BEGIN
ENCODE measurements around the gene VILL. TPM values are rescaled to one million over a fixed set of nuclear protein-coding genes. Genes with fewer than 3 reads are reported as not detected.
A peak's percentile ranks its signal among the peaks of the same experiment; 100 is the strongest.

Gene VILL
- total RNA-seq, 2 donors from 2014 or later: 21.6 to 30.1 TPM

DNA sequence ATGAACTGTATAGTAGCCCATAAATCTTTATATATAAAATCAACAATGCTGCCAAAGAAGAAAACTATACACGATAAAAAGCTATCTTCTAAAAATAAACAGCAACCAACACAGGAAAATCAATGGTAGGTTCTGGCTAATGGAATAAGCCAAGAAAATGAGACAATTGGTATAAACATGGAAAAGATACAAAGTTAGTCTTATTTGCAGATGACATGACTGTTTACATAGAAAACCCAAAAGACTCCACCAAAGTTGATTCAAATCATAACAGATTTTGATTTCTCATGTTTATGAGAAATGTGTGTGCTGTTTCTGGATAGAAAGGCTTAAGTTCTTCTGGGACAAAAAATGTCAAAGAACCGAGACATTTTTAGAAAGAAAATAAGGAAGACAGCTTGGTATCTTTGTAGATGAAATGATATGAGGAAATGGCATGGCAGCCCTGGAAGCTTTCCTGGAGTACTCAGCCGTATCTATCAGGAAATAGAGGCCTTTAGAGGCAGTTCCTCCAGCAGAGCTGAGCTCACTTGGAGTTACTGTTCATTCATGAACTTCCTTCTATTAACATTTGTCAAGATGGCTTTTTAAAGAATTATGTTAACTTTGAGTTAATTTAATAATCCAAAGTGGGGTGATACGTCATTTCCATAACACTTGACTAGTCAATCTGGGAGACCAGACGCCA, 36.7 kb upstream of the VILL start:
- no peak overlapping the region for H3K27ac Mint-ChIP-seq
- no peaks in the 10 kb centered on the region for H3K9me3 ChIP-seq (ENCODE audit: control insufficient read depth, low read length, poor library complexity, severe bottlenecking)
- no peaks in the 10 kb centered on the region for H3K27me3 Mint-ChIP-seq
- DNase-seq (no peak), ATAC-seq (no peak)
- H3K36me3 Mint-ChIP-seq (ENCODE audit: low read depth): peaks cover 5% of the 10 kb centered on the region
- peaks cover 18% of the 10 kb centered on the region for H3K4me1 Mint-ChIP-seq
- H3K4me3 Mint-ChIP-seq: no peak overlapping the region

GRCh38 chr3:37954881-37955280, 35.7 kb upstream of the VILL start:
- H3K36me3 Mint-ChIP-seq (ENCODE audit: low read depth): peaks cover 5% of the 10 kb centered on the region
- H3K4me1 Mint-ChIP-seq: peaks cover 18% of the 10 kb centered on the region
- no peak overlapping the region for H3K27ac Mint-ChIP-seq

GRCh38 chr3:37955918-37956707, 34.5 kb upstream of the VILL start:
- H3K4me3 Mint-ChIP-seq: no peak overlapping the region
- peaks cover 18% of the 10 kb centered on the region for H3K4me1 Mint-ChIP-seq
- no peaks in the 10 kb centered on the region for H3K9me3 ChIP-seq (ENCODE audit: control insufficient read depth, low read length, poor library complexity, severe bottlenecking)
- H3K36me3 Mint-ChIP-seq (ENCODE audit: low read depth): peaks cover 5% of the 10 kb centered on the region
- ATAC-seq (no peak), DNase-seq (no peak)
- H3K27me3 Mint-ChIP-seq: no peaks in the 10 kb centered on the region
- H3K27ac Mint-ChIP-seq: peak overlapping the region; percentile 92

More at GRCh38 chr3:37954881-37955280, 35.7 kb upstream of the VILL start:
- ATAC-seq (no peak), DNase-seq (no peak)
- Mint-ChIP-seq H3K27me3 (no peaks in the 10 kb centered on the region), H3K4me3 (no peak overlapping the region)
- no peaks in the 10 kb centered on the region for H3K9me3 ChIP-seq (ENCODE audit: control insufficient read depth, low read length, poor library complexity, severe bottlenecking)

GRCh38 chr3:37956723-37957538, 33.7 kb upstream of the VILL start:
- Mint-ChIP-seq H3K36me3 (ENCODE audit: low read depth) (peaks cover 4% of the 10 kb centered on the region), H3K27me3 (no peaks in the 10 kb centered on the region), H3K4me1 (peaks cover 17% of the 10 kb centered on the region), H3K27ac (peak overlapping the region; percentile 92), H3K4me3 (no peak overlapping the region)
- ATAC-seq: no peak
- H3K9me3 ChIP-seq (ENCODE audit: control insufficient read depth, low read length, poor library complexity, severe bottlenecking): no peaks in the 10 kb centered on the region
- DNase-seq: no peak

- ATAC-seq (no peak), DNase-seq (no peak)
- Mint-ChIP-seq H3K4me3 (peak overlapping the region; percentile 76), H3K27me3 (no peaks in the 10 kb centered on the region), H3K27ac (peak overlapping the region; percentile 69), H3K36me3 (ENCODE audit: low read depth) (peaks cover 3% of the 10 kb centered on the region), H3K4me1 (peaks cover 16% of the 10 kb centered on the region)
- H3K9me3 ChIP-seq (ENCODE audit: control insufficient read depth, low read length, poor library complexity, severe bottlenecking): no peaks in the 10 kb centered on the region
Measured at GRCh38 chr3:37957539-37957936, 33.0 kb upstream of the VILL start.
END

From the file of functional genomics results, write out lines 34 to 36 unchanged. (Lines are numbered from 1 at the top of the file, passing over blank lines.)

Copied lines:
- ATAC-seq (no peak), DNase-seq (no peak)
- Mint-ChIP-seq H3K4me3 (peak overlapping the region; percentile 76), H3K27me3 (no peaks in the 10 kb centered on the region), H3K27ac (peak overlapping the region; percentile 69), H3K36me3 (ENCODE audit: low read depth) (peaks cover 3% of the 10 kb centered on the region), H3K4me1 (peaks cover 16% of the 10 kb centered on the region)
- H3K9me3 ChIP-seq (ENCODE audit: control insufficient read depth, low read length, poor library complexity, severe bottlenecking): no peaks in the 10 kb centered on the region